But, given the explosion of violence and insecurity in many cities, structural modifications to the urban environment must surely be only one part of the solution. Securitized and militarized approaches, meanwhile, have proven largely ineffective in reducing violence and crime. Approaches that are integrated across sectors and work at different levels, however, have seen positive results. Violence-reduction interventions in neighbourhoods of Medellín, Colombia, are a good case in point.
A new policy framework
With this in mind, is it time to expand the policy toolbox available to authorities to fight crime as a political issue? Reframing the challenge of organized crime as a political, as opposed to a criminal issue enables city leaders to explore beyond the default policy choice of legal and security instruments, and strengthen the case for integrated approaches to violence reduction and crime prevention. Conflict prevention and peacebuilding practice in particular may be an effective new strategy to help reduce urban violence.
In government and diplomatic circles, conflict prevention and peacebuilding are often understood as things the UN implements before or after interstate or civil wars. They are also understood to involve an interventionist modus operandi imposed on countries. More recently, however, the UN has coined the term ‘sustaining peace’. This repositions peacebuilding as an activity across all stages of conflict, as a priority for the entire UN System, and as something that not only governments do. This repositioning emphasizes the community-based, collective, inclusive and multi-level nature of peacebuilding, and may assuage the fears of some governments (and mayors) that peacebuilding in the city entails some form of foreign intervention at the urban level.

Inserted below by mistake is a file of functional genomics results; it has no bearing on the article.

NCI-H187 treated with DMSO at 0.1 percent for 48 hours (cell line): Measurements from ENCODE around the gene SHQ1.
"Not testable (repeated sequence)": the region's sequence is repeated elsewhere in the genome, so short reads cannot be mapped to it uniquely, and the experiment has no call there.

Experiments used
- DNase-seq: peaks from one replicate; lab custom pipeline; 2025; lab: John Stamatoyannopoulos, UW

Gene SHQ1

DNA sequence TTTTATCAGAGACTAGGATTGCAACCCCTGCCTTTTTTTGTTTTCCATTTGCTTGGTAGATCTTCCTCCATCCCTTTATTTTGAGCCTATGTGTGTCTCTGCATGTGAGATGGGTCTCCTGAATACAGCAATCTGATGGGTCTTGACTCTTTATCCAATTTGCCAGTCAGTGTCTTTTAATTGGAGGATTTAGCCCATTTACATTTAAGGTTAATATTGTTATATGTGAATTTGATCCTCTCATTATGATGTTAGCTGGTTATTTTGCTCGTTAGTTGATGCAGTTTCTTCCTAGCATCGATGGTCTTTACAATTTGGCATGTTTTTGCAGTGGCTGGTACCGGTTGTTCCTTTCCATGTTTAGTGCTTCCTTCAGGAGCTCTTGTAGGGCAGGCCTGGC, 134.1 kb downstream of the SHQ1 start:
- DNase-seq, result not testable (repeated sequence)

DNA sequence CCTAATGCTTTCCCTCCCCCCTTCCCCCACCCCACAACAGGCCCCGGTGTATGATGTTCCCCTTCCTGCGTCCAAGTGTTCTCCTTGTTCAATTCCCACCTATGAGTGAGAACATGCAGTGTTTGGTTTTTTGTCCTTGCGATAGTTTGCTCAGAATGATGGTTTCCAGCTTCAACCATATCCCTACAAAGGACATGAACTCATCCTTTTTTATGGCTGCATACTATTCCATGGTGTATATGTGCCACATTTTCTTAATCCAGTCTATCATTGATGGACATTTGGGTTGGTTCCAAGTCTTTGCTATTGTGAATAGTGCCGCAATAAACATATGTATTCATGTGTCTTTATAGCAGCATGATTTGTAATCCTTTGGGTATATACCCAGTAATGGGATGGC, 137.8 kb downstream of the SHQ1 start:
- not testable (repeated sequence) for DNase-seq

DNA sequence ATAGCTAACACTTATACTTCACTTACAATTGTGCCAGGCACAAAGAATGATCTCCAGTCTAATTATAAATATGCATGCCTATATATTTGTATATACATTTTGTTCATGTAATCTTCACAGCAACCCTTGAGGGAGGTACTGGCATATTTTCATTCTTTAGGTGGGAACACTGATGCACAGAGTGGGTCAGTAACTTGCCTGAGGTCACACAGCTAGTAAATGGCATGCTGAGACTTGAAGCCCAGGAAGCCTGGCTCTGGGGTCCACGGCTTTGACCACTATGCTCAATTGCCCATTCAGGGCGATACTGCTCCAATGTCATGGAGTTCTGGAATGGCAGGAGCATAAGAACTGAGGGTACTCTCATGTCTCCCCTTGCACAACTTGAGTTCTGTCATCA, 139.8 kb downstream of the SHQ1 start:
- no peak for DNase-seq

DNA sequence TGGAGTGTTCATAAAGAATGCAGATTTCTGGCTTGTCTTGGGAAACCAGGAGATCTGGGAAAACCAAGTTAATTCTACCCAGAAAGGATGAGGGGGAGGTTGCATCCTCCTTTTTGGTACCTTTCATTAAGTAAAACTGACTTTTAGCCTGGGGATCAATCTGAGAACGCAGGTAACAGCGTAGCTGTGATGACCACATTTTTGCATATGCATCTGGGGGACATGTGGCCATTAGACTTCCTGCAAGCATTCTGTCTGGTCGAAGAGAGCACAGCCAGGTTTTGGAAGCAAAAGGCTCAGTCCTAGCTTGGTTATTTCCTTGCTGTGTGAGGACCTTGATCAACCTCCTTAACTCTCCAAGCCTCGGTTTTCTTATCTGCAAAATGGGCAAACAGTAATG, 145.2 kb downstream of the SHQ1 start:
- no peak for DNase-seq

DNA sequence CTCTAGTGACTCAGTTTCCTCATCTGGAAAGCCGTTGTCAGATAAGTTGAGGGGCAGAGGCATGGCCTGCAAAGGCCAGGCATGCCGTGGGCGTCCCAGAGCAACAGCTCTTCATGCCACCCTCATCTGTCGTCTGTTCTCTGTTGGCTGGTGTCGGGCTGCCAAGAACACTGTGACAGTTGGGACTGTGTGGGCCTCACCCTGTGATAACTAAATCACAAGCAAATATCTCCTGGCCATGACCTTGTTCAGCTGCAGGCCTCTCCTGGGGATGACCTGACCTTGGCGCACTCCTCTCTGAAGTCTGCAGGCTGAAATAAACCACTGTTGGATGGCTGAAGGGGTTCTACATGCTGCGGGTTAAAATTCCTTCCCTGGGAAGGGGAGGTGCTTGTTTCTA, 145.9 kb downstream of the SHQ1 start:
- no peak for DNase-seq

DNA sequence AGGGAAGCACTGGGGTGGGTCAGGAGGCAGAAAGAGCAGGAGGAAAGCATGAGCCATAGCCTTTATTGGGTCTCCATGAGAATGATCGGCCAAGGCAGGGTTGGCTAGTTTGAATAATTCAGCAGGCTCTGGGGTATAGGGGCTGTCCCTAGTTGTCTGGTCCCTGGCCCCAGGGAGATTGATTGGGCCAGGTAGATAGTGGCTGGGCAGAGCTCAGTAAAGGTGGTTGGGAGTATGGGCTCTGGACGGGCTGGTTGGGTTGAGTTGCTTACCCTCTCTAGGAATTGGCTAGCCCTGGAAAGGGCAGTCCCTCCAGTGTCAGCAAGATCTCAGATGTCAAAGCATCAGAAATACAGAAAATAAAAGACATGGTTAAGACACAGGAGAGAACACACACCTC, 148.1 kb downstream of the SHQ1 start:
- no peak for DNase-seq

For seasoned professionals in the fields of conflict prevention and peacebuilding, the current tendency to view dialogue and negotiation with perpetrators of criminal violence as something morally reproachable, illegal or impossible sets us back over 20 years, when the same attitudes were present in relation to so-called liberation movements, insurgents or rebel groups.